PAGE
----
Mark Cavendish explains mid-race frustration to viewers during Tour of Britain breakaway

The 'Manx Missile' became frustrated with the motorbikes helping two riders the break had deliberately dropped

Mark Cavendish
(Image credit: Getty Images)

Mark Cavendish explained to TV viewers about how motorbikes have an effect on the race, while he was racing in the breakaway on stage six of the Tour of Britain.

Cavendish (Deceuninck - Quick-Step) had made it into a talented breakaway along with team-mate Tim Declercq early on in the stage, but became frustrated with the motorbike sitting behind the leaders after they dropped a dangerous rider for the overall in Mark Donovan (DSM).

The 36-year-old was seen shouting and gesticulating towards the camera bike as they tried to distance Donovan, the breaking trying to prevent the peloton from chasing. 

>>> Wout van Aert powers to a hat-trick win on stage six of Tour of Britain 2021

Cavendish took a moment when the bike pulled alongside to explain his annoyance before cameras cut away. He said: "For all you people at home, these motorbikes have a bearing on the race. The guys are sat on them..." 

Before that rather comical moment of the 34-time Tour de France stage winner adding some commentary while racing he was shouting at the motorbike.

"You're helping them. What's wrong with you?" before shaking his head.

These feisty moments were compiled into a montage by the GCN Racing Twitter page.

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In a research piece conducted in 2019 by Professor Bert Blocken of Eindhoven University, it was revealed that riders do get a huge amount of help from a motorbikes presence, even from as far as 30 metres.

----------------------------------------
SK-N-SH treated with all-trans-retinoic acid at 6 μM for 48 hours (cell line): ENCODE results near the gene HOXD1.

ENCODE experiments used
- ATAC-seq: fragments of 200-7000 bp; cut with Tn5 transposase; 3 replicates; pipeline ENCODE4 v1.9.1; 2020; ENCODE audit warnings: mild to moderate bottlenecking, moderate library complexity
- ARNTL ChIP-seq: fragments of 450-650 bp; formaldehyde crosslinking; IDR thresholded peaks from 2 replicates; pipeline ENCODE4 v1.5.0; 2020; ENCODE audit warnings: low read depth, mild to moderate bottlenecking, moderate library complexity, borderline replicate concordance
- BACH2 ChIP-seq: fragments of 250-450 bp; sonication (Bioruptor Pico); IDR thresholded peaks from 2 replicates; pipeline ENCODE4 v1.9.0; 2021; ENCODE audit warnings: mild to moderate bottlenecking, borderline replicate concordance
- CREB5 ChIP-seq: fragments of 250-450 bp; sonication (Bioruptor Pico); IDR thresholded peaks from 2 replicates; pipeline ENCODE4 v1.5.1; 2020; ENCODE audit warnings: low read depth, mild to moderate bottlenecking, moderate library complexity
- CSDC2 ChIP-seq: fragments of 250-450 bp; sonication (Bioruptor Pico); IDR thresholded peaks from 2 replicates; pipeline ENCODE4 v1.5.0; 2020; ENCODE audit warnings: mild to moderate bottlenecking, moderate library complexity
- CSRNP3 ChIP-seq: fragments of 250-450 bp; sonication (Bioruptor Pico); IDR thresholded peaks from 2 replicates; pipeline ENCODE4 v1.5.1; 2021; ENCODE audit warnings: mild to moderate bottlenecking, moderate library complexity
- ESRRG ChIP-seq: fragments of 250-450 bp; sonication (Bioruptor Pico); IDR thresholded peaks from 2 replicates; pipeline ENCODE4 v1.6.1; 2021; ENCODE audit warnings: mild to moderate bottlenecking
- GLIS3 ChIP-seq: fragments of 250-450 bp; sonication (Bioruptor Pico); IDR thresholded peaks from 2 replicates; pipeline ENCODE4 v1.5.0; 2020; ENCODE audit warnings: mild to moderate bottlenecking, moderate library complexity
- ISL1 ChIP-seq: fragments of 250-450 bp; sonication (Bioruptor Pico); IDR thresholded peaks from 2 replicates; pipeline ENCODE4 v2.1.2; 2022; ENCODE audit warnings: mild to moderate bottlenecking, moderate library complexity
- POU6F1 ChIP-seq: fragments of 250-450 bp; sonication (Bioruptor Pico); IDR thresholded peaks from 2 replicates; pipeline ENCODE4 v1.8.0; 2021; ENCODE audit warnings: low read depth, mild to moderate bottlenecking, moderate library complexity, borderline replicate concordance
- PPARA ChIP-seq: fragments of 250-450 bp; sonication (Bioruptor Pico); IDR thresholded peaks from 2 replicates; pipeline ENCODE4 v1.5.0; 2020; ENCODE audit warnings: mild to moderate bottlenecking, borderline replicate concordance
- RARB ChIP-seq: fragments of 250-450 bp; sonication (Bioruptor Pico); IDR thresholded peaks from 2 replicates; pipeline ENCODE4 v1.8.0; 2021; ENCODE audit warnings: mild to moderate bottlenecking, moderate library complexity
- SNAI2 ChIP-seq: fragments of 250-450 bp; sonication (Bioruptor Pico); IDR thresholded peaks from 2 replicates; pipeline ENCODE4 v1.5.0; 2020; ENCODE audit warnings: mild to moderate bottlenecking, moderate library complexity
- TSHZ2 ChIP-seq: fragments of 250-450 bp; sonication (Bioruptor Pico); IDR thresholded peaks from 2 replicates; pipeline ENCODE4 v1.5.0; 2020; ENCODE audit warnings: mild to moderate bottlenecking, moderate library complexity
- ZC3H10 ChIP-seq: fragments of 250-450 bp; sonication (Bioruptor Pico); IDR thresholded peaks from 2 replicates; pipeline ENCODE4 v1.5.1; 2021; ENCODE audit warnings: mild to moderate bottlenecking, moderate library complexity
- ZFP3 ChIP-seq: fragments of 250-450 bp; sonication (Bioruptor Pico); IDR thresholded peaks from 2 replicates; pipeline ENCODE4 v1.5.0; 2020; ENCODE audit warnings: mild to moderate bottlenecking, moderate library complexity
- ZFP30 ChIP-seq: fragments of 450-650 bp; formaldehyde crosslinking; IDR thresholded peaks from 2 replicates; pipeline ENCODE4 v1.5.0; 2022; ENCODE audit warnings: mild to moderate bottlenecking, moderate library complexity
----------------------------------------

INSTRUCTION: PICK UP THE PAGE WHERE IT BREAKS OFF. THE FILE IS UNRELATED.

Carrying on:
If a rider is at 30m behind the motorbike, drag is reduced by 12 per cent which would give a rider an advantage of 2.6 seconds every minute over a rider who did not have that support.

If a rider is cycling at 54km/h without a motorbike in front then the presence of a motorbike will allow them to ride at 67km/h, providing a time gain of 14.1 seconds every minute, depending on how close that bike is.

Cavendish was looking for a potential win on an unlikely stage in an unusual manner to what we're used to seeing from him, as he took on the day's break over tough terrain that covered three Pennine mountain passes and several tough kicks that even saw him put in a couple of solo attacks.

However, it wasn't to be for Cavendish who, along with his fellow breakaway riders, was caught with around 15km to go as various teams were looking to close the break down so they could have a go at a possible stage win.

Cavendish was also involved in the bunch sprint the day before on stage five into Warrington, where he finished fifth behind stage winner and leader's jersey Ethan Hayter (Ineos Grenadiers) after he had to put a lot of energy in to get back to the wheels after narrowly avoiding a late crash.